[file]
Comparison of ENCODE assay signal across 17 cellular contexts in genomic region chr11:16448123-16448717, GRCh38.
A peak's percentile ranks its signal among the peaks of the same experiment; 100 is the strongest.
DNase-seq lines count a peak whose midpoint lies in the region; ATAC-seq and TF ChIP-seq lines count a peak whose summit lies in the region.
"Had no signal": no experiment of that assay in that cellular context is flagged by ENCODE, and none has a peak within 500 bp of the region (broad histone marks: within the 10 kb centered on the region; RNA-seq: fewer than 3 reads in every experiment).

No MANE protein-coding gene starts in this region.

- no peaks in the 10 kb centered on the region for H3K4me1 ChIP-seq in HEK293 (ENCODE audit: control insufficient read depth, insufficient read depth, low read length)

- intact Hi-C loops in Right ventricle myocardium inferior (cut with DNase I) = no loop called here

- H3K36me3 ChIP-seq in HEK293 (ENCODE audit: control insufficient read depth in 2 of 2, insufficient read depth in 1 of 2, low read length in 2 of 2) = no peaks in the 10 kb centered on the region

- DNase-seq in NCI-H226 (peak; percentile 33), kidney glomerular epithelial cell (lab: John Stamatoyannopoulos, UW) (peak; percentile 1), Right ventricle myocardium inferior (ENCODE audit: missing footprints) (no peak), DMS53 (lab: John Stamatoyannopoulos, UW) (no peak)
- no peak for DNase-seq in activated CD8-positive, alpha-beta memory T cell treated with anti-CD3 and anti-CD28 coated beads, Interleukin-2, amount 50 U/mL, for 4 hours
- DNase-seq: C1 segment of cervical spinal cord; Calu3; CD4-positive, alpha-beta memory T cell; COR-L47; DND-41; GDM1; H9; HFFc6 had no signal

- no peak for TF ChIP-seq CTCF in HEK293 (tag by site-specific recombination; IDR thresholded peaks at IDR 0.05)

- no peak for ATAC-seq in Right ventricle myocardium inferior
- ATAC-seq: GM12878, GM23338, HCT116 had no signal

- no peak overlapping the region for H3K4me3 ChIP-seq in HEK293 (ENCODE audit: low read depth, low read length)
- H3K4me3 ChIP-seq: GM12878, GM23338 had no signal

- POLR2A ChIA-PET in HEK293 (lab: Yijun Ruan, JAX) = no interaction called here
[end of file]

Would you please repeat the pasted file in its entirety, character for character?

Comparison of ENCODE assay signal across 17 cellular contexts in genomic region chr11:16448123-16448717, GRCh38.
A peak's percentile ranks its signal among the peaks of the same experiment; 100 is the strongest.
DNase-seq lines count a peak whose midpoint lies in the region; ATAC-seq and TF ChIP-seq lines count a peak whose summit lies in the region.
"Had no signal": no experiment of that assay in that cellular context is flagged by ENCODE, and none has a peak within 500 bp of the region (broad histone marks: within the 10 kb centered on the region; RNA-seq: fewer than 3 reads in every experiment).

No MANE protein-coding gene starts in this region.

- no peaks in the 10 kb centered on the region for H3K4me1 ChIP-seq in HEK293 (ENCODE audit: control insufficient read depth, insufficient read depth, low read length)

- intact Hi-C loops in Right ventricle myocardium inferior (cut with DNase I) = no loop called here

- H3K36me3 ChIP-seq in HEK293 (ENCODE audit: control insufficient read depth in 2 of 2, insufficient read depth in 1 of 2, low read length in 2 of 2) = no peaks in the 10 kb centered on the region

- DNase-seq in NCI-H226 (peak; percentile 33), kidney glomerular epithelial cell (lab: John Stamatoyannopoulos, UW) (peak; percentile 1), Right ventricle myocardium inferior (ENCODE audit: missing footprints) (no peak), DMS53 (lab: John Stamatoyannopoulos, UW) (no peak)
- no peak for DNase-seq in activated CD8-positive, alpha-beta memory T cell treated with anti-CD3 and anti-CD28 coated beads, Interleukin-2, amount 50 U/mL, for 4 hours
- DNase-seq: C1 segment of cervical spinal cord; Calu3; CD4-positive, alpha-beta memory T cell; COR-L47; DND-41; GDM1; H9; HFFc6 had no signal

- no peak for TF ChIP-seq CTCF in HEK293 (tag by site-specific recombination; IDR thresholded peaks at IDR 0.05)

- no peak for ATAC-seq in Right ventricle myocardium inferior
- ATAC-seq: GM12878, GM23338, HCT116 had no signal

- no peak overlapping the region for H3K4me3 ChIP-seq in HEK293 (ENCODE audit: low read depth, low read length)
- H3K4me3 ChIP-seq: GM12878, GM23338 had no signal

- POLR2A ChIA-PET in HEK293 (lab: Yijun Ruan, JAX) = no interaction called here